Going back to purple would force all dining to move outdoors and require church services, movie theaters and gyms to also only operate outside.

The state’s reopening plan sorts counties into four color-coded tiers — “purple” (widespread), “red” (substantial), “orange” (moderate) or “yellow” (minimal) — that measure the spread of COVID-19.

Counties are put in the purple tier if they are reporting more than seven cases per 100,000 residents and have a positivity rate above 8%. For a county to move into the red tier, it must report fewer than seven daily cases per 100,000 residents and a test positivity under 8% for 14 consecutive days. The orange tier requires fewer than 3.9 cases per 100,000 and a test positivity under 4.9% and the yellow less than 1 case per 100,000 and lower than 2% positivity.

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Dentist visits go remote during the covid-19 pandemic

The Covid-19 pandemic has transformed many in-person activities into remote services delivered over the internet. The latest example is the dreaded visit to the dentist.

Dvora Brandstatter used to drive her son Elchanan half an hour to the orthodontist and back every month to make sure his braces were working properly. Now, from the comfort of her home in Bergenfield, New Jersey, she attaches a special scope to her smartphone camera, opens an app and inserts the contraption into the 11 year-old’s mouth. A video of the boy’s choppers is sent to his dentist who checks progress, diagnoses any issues and sometimes ends the appointment right there.

“As a parent having fewer appointments is a good thing,” Brandstatter said. “I haven’t seen a downside so far. It’s probably the way everything is moving anyway.”

The app and the scope were created last year by New Jersey-based startup Grin. After the pandemic hit, Chief Executive Officer and dentist Adam Schulhof said the company sped up development of the technology and partnered with manufacturer 3M Co. to quickly distribute it to as many orthodontists as possible. About 5,000 units have shipped out and roughly 1,000 patients have used the system so far, according to Grin.

Schulhof, who uses the system for his own practice, said the coronavirus has spurred huge demand for new procedures that help people reduce the close contact that typically happens when they visit the dentist. The CDC has warned that dental instruments create spray that can contain droplets of water, saliva, blood and other debris, and has advised the use of “teledentistry” as an alternative to in-office care.

When the Grin videos arrive at the dentist’s office, other software from the startup helps practitioners analyze the condition of the teeth and integrates the footage with existing patient management systems. The app also lets patients see what the dentist sees inside their mouth. Not for the faint of heart.

There are already new, internet-focused dental services that Grin is going up against. Companies such as SmileDirectClub Inc. mail invisible aligners and braces to consumers. SmileDirectClub shares have more than doubled since the middle of March. Schulfhof said Grin’s offering is aimed at fighting the challenge to conventional dentistry from such direct-to-consumer offerings. “We’re trying to disrupt the disrupters,” he added.

In the short-term, the technology will help orthodontists keep their businesses running while many patients avoid the dentist’s office completely, the CEO said. As smartphone capabilities improve and the software develops, Schulhof expects Grin’s scope to use artificial intelligence image analysis to become a more powerful diagnostic tool for dentists.

The CEO also sees the technology gaining traction in general dentistry where insurance companies may back its use. People’s teeth decay at different rates and more regular, remote checks, could be used to identify problems before they require more complicated and expensive treatment at in-person visits every six months, he said.

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Even Dentist Visits Go Remote During the Covid-19 Pandemic

Remote Dentist GIF

The Covid-19 pandemic has transformed many in-person activities into remote services delivered over the internet. The latest example is the dreaded visit to the dentist.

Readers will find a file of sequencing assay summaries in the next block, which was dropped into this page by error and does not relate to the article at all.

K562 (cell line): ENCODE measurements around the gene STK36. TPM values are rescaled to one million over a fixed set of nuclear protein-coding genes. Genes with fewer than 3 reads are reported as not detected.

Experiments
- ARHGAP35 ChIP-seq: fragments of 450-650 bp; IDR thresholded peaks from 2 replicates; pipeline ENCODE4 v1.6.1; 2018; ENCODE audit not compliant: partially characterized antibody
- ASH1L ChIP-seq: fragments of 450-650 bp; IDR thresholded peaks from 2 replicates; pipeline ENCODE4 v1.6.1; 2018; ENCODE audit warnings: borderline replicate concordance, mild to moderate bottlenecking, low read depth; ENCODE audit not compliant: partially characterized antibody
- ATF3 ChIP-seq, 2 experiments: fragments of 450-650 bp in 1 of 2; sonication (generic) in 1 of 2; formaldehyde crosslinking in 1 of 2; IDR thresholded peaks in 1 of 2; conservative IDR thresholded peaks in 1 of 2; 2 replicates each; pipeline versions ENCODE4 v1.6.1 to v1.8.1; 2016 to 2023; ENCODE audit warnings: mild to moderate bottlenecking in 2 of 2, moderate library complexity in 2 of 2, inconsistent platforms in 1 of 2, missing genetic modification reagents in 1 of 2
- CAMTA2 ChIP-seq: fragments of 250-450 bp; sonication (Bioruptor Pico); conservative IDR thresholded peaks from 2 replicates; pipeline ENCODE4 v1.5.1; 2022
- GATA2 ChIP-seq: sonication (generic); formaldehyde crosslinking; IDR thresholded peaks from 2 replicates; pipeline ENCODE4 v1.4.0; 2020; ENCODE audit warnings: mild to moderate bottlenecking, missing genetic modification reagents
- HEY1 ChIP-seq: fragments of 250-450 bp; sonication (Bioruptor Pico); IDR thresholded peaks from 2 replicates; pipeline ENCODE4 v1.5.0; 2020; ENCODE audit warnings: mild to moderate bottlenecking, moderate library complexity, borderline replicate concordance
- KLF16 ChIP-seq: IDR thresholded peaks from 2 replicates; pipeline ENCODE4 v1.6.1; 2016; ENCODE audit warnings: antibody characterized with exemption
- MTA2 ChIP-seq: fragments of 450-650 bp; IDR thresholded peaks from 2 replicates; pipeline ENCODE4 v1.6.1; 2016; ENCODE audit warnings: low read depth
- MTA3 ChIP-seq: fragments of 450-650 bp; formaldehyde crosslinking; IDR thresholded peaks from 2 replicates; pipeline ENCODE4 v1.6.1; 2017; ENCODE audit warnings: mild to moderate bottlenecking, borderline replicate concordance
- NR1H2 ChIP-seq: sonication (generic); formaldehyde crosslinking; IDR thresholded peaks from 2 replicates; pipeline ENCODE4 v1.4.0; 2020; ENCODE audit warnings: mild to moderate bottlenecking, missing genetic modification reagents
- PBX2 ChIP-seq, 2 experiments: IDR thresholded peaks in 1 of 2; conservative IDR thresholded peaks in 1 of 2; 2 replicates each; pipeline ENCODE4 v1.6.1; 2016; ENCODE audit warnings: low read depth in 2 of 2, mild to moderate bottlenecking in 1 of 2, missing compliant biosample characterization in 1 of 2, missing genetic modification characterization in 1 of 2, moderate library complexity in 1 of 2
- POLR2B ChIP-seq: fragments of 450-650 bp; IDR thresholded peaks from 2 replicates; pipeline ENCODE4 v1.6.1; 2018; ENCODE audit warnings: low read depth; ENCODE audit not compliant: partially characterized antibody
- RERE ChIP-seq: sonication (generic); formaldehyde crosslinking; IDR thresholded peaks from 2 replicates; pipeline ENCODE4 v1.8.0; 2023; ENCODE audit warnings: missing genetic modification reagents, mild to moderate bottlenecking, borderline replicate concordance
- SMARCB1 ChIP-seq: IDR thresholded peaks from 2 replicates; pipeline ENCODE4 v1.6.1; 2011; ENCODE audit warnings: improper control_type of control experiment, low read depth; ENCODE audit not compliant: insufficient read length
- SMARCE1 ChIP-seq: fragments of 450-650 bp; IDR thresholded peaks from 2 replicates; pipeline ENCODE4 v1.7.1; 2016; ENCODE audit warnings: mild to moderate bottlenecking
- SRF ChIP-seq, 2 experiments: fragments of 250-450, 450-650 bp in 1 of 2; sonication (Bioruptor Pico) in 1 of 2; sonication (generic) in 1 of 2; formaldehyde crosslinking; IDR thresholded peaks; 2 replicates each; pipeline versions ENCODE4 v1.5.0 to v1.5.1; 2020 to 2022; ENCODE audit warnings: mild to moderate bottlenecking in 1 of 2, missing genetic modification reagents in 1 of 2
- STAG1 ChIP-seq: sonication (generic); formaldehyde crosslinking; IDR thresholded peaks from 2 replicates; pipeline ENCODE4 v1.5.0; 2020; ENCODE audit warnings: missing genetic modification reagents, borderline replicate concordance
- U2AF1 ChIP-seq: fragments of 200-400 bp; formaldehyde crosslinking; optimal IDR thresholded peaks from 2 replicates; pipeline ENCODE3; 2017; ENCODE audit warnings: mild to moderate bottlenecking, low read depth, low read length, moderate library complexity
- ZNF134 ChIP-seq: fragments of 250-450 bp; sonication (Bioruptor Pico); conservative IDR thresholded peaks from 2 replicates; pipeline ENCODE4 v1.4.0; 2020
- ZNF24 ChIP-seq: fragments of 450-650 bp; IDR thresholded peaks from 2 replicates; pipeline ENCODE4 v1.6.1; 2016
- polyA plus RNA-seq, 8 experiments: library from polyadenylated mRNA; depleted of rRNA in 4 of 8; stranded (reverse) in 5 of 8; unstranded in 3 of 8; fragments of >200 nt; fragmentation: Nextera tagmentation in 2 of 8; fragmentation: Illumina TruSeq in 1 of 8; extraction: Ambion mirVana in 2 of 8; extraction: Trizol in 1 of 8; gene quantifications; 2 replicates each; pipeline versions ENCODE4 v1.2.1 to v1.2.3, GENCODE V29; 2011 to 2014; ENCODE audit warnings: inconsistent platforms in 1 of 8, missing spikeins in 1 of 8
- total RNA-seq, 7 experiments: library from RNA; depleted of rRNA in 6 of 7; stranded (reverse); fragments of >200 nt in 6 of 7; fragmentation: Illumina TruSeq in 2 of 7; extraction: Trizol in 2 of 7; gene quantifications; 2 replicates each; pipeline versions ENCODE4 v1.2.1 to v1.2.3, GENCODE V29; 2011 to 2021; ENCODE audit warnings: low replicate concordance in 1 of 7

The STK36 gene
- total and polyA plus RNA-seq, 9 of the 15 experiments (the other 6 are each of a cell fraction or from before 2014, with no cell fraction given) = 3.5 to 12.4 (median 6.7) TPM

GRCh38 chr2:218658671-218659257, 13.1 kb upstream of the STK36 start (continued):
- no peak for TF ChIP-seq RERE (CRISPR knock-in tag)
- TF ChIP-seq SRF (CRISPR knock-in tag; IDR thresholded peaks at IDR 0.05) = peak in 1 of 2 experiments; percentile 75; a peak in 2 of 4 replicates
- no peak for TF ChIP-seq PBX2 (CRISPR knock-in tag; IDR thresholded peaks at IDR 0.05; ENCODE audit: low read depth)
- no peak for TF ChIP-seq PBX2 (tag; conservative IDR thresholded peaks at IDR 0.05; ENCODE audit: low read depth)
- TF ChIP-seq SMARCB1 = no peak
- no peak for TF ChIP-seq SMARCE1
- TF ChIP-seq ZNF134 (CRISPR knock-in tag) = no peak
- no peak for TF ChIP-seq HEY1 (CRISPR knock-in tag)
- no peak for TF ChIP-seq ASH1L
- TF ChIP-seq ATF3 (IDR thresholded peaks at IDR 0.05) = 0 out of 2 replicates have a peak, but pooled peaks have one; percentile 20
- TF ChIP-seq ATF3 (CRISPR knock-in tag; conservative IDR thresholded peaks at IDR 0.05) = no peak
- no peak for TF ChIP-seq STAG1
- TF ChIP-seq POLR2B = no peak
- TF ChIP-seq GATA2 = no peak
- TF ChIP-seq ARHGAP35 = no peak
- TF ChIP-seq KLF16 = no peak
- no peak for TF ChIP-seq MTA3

Dvora Brandstatter used to drive her son Elchanan half an hour to the orthodontist and back every month to make sure his braces were working properly. Now, from the comfort of her home in Bergenfield, New Jersey, she attaches a special scope to her smartphone camera, opens an app and inserts the contraption into the 11 year-old’s mouth. A video of the boy’s choppers is sent to his dentist who checks progress, diagnoses any issues and sometimes ends the appointment right there. 

“As a parent having fewer appointments is a good thing,” Brandstatter said. “I haven’t seen a downside so far. It’s probably the way everything is moving anyway.”

The app and the scope were created last year by New Jersey-based startup Grin. After the pandemic hit, Chief Executive Officer and dentist Adam Schulhof said the company sped up development of the technology and partnered with manufacturer 3M Co. to quickly distribute it to as many orthodontists as possible. About 5,000 units have shipped out and roughly 1,000 patients have used the system so far, according to Grin.

Grin's scope device

Grin’s scope device

Source: Grin

Schulhof, who uses the system for his own practice, said the coronavirus has spurred huge demand for new procedures that help people reduce the close contact that typically happens when they visit the dentist. The CDC has warned that dental instruments create spray that can contain droplets of water, saliva, blood and other debris, and has advised the use of “teledentistry” as an alternative to in-office care. 

When the Grin videos arrive at the dentist’s office, other software from the startup helps practitioners analyze the condition of the teeth and integrates the footage with existing patient management systems. The app also lets patients see what the dentist sees inside their mouth. Not for the faint of heart.

Remote Dentist GIF

Photographer: Grin

There are already new, internet-focused dental services that Grin is going up against. Companies such as SmileDirectClub Inc. mail invisible aligners and braces to consumers. SmileDirectClub shares have more than doubled since the middle of March. Schulfhof said Grin’s offering is aimed at fighting the challenge to conventional dentistry from such direct-to-consumer offerings. “We’re trying to disrupt the disrupters,” he added.

In the short-term, the technology will help orthodontists keep their businesses running while many patients avoid the dentist’s office completely, the CEO said. As smartphone capabilities improve and the software develops, Schulhof expects Grin’s scope to use artificial intelligence image analysis to become a more powerful diagnostic tool for dentists.

The CEO also sees the technology gaining traction in general dentistry where insurance companies may back its use. People’s teeth decay at different rates and more regular, remote checks, could be used to identify problems before they require more complicated and expensive treatment at in-person visits every six months, he said.